Christmas recycling facts for this year

Once Christmas Day has passed we all know the feeling of dread when the big clear up operation begins. Mountains of wrapping paper, packaging, gift bags, ribbon and glitter to contend with. Most of the time though, we’re left asking what can and can’t be put in the recycling bin? 

In this article we're going to look at some of the major Christmas recycling facts. We'll separate some of the truths from the myths to ensure we can all act more sustainably this festive season.

As is the case with most recycling processes in the UK, it’s not always as simple as it might seem. Sadly, Christmas recycling is no different.

Let’s start by looking at those items that cannot be put on the Christmas recycling pile this year. In most of the cases, the items listed below will need to go into UK households waste bin. 

Cannot be recycled 

1 Wrapping paper. 

You might think wrapping paper is a certainty for recycling. However, it’s often coated with plastic, foil or other non recyclable materials which cannot be recycled.

If in doubt, the easiest way to check is to scrunch test the paper up. Generally, If it stays scrunched up then it should be good to recycle. You could also check the original packaging for recycling guidance if it’s still available. 

2 Broken baubles 

Most modern baubles are made from plastic given it's cheaper to manufacture than glass. It's also likely to be the type of plastic that is not widely recycled.

Although some glass baubles are still out there, they're now quite uncommon. Either way plastic or glass baubles will need to go in with household waste. If they're not broken, you could take them down to the local charity shop to ensure they find a new home.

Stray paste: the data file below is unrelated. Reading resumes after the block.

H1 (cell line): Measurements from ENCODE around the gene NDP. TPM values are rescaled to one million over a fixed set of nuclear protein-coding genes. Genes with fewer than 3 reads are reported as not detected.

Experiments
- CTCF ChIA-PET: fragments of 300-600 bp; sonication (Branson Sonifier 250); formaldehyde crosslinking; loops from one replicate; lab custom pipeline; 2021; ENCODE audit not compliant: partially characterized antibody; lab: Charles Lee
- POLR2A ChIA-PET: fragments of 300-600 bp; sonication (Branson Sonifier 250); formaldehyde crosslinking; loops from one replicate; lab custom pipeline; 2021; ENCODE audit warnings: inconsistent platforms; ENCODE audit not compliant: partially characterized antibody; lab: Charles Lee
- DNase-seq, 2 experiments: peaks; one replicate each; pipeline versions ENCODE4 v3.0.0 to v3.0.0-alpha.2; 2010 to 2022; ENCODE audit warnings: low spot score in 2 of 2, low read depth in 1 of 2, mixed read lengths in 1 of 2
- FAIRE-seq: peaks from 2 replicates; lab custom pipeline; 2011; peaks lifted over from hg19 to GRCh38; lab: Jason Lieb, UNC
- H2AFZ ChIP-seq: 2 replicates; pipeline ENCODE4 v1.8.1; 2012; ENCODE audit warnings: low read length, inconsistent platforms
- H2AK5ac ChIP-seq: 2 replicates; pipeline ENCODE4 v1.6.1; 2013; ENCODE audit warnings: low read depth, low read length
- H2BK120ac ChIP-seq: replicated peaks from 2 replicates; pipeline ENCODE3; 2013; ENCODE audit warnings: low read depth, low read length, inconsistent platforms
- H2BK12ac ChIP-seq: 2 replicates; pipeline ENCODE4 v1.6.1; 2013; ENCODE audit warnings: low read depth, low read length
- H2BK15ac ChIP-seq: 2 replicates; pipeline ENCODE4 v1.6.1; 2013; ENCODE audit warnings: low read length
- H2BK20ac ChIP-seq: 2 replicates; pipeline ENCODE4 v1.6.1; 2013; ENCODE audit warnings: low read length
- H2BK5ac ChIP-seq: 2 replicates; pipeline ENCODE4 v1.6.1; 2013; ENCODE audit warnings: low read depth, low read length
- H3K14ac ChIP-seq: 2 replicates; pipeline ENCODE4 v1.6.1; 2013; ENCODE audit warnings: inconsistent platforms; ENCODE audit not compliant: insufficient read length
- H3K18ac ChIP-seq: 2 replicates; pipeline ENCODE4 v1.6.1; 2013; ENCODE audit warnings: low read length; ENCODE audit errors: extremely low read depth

3 Tinsel 

Tinsel is plastic based which means it cannot be recycled. It will therefore need to be placed in the general household waste.

One possible solution is to repurpose your tinsel into another decoration. You could also pop it into the family craft box for future use. You never know when something might need a bit of tinsel to spruce it up.  

4 Glittery Christmas card 

Sadly, every year we send around a billion Christmas cards. Although card is readily recyclable, this is not always the case with decorative cards. Anything containing glitter cannot be recycled and should be placed in the general household waste. Do check all cards and gift tags before discarding.

5 Plastic packaging 

Most plastic packaging from our gifts cannot be recycled at kerbside. It’s worth noting that co-op and other supermarkets now offer a soft plastic recycling service though. This means some of the softer plastic packaging could be possibly recycled.

Can be recycled

1 Christmas lights 

Broken or unwanted lights should be classed as an electrical item and not put in the bin. This is because anything that has a plug or uses batteries is classified as Waste Electrical and Electronic Equipment (WEEE). Instead take them to your local recycling centre as you would any other household appliance. 

2 Wreaths 

If a wreath is made from natural foliage then it can composted at home or placed in the garden waste bin. Be sure to remove any non recyclable materials like glue or plastic first. Anything covered in excess glitter should also be discarded with the household waste. 

3 Trees

Real Christmas trees can be recycled and are often turned into wood chips for local community projects. Most local services will collect old trees at the kerbside in the new year. Do keep an eye out for your local collection date. If a collection isn't available then your tree can be taken to your local recycling centre.

4 Cardboard boxes

in the UK alone, 300,000 tonnes of card packaging is thrown away each Christmas. That's enough to cover Big Ben more than 260,000 times over. Recycling this amount of card effectively is an absolute must. Not only does flattening cardboard boxes, removing sticky tape & polystyrene save space, it also makes the entire recycling process far more efficient.

5 Batteries

Powering all those new toys and gadgets over Christmas consumes more batteries than normal. In most cases batteries are discarded incorrectly with general household waste. Don't forget to separate them out for drop off at a local battery collection point. These should be easy to find as anywhere selling more than 32kg of batteries each year must offer a collection point.

 

By understanding these simple Christmas recycling tips, we can all do our bit for the environment and reduce waste in landfill. It also means we can do more in advance to inform our Christmas period buying decisions. Prevention is certainly better than a cure.

Less in Christmas household waste and less for Christmas recycling pile. A true win win.

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